A large percentage of computed results have fewer significant bits compared to the full width of a register. We exploit this fact to pack multiple results into a single physical register to reduce the pressure on the register file in a superscalar processor. Two schemes for dynamically packing multiple "narrow-width" results into partitions within a single register are evaluated. The first scheme is conservative and allocates a full-width register for a computed result. If the computed result turns out to be narrow, the result is reallocated to partitions within a common register, freeing up the full-width register. The second scheme allocates register partitions based on a prediction of the width of the result and reallocates register partitions when the actual result width is higher than what was predicted. If the actual width is narrower than what was predicted, allocated partitions are freed up. A detailed evaluation of our schemes show that average IPC gains of up to 15% can be realized across the SPEC 2000 benchmarks on a somewhat register-constrained datapath.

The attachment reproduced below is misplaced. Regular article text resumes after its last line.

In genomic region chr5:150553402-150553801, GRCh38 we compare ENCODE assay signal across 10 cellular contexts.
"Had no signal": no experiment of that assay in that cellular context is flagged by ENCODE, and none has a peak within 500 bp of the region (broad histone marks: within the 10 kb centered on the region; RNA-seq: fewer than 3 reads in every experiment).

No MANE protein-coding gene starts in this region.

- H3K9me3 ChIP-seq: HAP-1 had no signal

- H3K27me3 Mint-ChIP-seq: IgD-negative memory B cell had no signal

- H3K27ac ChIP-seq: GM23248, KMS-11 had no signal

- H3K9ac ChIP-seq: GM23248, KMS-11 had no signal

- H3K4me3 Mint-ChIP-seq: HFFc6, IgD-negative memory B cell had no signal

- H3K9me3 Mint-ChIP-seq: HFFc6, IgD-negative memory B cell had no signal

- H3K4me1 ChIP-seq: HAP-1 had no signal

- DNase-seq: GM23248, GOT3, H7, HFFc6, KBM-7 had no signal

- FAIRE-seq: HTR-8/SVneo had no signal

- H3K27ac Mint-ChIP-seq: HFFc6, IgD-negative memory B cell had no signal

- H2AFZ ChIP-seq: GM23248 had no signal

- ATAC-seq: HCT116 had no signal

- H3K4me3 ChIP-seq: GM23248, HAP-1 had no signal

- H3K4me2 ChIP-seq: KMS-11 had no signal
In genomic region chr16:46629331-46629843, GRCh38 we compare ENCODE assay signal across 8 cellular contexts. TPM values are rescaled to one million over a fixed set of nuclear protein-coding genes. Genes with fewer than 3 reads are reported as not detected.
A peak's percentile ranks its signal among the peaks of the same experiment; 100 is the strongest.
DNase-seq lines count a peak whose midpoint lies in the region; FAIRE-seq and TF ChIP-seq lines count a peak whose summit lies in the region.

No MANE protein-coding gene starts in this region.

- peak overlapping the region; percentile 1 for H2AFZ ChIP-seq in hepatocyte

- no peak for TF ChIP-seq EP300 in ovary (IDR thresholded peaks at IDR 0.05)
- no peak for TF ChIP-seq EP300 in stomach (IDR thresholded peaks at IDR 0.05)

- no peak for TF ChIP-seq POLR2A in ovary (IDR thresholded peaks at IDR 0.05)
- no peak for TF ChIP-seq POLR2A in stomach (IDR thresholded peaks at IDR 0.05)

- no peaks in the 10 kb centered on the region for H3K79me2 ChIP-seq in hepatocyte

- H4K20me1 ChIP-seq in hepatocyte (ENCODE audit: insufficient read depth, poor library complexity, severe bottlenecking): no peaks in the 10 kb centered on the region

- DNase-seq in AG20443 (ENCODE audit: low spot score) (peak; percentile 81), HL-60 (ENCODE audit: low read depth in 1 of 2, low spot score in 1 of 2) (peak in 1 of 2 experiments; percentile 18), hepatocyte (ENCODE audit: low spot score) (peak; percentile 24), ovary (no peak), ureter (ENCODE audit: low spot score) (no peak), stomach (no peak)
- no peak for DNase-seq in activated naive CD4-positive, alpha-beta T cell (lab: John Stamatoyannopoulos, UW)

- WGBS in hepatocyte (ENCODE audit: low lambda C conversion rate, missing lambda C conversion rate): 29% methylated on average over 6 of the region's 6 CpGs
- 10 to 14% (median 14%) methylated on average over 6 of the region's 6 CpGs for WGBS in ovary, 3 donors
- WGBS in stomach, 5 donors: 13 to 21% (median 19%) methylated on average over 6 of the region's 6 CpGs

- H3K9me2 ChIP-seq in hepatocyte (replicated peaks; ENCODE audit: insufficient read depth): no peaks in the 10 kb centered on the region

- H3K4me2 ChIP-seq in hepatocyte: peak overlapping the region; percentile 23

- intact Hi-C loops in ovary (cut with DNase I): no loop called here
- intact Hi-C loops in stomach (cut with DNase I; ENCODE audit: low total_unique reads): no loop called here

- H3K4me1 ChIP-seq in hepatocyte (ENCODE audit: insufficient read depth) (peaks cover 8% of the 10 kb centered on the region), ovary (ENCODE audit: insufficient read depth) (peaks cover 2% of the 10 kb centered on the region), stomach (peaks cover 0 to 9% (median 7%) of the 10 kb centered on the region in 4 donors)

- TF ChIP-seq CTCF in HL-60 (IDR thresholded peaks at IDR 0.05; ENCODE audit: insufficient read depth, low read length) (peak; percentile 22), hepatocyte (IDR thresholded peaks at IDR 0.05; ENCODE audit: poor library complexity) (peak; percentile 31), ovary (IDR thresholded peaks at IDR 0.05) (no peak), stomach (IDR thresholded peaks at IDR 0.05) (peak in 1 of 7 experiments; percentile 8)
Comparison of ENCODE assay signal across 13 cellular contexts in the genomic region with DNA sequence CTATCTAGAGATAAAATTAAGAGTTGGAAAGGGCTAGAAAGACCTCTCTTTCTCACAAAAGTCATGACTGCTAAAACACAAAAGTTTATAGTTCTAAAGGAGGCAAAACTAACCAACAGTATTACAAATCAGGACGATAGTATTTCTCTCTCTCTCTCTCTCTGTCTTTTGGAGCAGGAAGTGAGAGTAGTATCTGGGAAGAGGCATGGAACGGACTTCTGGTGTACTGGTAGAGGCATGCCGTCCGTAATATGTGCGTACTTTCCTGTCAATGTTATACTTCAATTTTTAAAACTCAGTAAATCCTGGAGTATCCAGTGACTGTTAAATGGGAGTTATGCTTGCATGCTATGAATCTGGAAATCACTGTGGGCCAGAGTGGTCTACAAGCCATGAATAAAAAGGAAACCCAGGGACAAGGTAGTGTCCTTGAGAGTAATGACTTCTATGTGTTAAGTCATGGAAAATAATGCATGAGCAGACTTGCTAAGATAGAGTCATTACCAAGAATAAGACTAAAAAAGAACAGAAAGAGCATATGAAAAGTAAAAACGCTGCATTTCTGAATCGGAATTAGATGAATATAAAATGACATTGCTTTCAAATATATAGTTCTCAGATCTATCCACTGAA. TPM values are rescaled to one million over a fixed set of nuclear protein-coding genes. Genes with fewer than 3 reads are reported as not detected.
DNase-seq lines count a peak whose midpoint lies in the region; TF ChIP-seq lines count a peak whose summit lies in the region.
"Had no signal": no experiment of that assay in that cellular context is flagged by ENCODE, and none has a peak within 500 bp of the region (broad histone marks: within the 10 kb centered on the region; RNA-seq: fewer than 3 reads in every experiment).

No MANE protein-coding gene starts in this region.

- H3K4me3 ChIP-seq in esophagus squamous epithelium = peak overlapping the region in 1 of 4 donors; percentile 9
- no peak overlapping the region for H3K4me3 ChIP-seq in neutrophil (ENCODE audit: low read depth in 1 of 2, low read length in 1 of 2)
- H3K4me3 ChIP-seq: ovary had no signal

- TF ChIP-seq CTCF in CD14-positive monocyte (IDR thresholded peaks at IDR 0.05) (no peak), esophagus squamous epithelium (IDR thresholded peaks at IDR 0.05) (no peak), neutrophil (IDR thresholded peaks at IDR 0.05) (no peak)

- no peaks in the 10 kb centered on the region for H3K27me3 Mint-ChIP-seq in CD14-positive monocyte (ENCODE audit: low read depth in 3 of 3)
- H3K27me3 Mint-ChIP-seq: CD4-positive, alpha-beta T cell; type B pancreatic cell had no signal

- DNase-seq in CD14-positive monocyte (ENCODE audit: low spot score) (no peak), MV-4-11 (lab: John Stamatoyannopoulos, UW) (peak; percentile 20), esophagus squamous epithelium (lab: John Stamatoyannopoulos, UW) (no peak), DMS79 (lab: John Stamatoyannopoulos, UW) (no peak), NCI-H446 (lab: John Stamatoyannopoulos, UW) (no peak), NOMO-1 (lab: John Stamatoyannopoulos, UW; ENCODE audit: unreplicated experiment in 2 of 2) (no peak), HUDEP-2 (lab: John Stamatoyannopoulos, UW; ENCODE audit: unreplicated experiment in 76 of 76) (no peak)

|Title of host publication||Microarchitecture, 2004. MICRO-37 2004. 37th International Symposium on|
|Publisher||Institute of Electrical and Electronics Engineers (IEEE)|
|Number of pages||12|
|Publication status||Published - 1 Dec 2004|